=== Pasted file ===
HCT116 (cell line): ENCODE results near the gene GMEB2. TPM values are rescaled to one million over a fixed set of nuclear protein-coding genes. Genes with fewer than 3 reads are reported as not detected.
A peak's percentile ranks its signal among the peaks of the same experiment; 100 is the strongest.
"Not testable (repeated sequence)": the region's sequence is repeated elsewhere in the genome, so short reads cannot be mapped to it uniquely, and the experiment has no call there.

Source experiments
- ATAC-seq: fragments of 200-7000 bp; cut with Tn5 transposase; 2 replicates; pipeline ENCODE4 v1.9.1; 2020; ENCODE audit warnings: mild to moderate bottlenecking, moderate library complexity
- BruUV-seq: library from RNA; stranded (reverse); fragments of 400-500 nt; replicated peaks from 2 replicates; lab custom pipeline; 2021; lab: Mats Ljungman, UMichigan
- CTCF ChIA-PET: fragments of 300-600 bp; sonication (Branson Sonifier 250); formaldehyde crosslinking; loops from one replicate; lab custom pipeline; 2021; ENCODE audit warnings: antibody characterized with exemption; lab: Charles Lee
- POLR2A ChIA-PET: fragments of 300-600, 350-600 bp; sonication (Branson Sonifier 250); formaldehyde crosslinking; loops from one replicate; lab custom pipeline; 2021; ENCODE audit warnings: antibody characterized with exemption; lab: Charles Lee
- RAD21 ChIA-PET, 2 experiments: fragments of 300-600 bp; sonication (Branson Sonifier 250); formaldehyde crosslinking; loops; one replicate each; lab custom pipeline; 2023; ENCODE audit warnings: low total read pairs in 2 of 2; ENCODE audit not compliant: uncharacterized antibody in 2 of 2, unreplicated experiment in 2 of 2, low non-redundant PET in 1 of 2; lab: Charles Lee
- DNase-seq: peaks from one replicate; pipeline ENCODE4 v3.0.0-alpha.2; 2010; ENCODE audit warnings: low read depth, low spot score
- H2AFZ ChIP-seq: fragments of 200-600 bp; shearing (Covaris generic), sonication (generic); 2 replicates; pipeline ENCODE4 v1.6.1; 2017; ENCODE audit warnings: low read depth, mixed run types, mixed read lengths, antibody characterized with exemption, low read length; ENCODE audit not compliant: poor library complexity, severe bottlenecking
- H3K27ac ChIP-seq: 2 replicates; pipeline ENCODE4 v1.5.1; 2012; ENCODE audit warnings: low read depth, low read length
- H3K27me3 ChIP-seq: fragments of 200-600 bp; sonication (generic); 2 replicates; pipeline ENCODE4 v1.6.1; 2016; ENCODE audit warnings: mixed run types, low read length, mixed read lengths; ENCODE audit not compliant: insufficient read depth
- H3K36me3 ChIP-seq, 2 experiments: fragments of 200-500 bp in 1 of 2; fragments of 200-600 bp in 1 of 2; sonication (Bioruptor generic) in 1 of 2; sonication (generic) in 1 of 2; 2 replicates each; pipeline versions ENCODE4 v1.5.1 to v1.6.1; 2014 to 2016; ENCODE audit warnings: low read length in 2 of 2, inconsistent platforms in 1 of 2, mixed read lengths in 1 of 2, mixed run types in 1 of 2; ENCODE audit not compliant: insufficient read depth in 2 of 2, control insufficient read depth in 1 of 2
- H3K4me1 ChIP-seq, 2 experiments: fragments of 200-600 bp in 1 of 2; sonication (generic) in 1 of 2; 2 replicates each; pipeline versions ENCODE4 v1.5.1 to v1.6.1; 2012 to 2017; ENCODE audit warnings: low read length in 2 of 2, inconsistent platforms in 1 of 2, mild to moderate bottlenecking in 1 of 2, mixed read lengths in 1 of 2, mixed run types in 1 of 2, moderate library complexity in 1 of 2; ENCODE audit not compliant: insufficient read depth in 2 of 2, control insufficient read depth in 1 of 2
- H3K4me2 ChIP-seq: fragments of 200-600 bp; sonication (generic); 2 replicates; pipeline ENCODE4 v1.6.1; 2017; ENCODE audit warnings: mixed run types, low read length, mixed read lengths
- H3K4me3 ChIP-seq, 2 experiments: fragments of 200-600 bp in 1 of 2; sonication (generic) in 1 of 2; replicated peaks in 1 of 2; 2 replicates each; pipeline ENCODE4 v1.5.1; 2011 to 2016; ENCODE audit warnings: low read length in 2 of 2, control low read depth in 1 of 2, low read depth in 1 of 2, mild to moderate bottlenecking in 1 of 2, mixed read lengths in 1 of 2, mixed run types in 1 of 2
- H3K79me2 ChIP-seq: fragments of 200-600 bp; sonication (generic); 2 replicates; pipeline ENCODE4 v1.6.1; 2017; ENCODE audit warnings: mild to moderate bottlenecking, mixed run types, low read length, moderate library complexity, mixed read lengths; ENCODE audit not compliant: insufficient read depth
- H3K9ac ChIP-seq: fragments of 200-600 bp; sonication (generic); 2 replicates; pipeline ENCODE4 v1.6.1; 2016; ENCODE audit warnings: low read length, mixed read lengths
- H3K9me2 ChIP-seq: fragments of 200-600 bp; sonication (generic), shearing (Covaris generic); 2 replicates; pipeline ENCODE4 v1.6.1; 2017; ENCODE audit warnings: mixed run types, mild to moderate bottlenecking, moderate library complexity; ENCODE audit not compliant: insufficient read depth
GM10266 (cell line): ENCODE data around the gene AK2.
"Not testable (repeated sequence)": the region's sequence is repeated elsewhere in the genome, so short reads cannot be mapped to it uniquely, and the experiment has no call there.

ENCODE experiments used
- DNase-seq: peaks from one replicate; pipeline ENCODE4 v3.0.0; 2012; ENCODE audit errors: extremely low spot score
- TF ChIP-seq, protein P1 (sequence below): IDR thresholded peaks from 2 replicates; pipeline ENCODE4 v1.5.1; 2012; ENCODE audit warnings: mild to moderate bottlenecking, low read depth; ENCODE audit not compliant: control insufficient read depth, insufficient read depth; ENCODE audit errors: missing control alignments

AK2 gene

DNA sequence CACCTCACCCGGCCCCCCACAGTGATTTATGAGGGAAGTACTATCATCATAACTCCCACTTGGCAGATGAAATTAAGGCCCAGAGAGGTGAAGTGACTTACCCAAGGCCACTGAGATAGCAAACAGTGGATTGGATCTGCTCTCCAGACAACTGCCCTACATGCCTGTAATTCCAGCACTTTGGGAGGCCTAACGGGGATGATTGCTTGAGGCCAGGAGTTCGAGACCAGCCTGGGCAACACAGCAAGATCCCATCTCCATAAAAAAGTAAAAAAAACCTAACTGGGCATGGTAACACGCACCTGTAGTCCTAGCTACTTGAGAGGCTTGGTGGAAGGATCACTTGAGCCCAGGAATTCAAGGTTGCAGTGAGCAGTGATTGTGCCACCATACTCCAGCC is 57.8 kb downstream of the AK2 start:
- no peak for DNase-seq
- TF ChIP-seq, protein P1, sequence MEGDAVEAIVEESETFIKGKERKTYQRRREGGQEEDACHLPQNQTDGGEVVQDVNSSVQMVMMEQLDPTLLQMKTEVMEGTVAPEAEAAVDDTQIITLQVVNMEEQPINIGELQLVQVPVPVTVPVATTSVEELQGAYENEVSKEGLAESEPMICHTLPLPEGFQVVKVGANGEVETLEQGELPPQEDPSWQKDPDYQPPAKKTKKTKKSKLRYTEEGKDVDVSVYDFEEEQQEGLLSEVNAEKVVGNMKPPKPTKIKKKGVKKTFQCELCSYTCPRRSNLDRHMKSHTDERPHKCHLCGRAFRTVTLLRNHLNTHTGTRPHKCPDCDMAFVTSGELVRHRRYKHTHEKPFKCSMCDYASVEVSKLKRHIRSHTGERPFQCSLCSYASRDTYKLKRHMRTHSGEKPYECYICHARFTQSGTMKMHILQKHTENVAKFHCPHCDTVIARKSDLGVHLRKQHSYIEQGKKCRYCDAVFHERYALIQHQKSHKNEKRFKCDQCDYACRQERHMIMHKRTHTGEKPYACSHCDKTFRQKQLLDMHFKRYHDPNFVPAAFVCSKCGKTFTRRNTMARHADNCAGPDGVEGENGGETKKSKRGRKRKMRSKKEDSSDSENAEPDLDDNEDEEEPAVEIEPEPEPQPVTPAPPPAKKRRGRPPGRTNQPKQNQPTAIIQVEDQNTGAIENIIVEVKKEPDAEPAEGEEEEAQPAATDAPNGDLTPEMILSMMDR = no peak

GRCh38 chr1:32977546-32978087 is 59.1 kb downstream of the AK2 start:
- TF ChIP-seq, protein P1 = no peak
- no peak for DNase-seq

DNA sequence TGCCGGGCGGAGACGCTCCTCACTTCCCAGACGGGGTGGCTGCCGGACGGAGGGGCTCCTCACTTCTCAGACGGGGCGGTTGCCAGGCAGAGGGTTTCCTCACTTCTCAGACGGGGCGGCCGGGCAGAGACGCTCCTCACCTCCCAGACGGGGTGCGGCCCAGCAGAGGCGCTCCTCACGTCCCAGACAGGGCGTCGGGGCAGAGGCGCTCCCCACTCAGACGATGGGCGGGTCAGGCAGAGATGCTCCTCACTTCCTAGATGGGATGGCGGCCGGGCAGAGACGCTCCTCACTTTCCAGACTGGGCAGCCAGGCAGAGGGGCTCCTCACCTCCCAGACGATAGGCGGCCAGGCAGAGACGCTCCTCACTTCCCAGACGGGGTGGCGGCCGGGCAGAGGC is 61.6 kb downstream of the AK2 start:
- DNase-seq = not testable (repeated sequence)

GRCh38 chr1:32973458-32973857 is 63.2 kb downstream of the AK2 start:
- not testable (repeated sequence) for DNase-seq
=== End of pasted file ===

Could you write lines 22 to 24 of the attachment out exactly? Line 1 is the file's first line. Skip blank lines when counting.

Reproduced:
"Not testable (repeated sequence)": the region's sequence is repeated elsewhere in the genome, so short reads cannot be mapped to it uniquely, and the experiment has no call there.

ENCODE experiments used
- DNase-seq: peaks from one replicate; pipeline ENCODE4 v3.0.0; 2012; ENCODE audit errors: extremely low spot score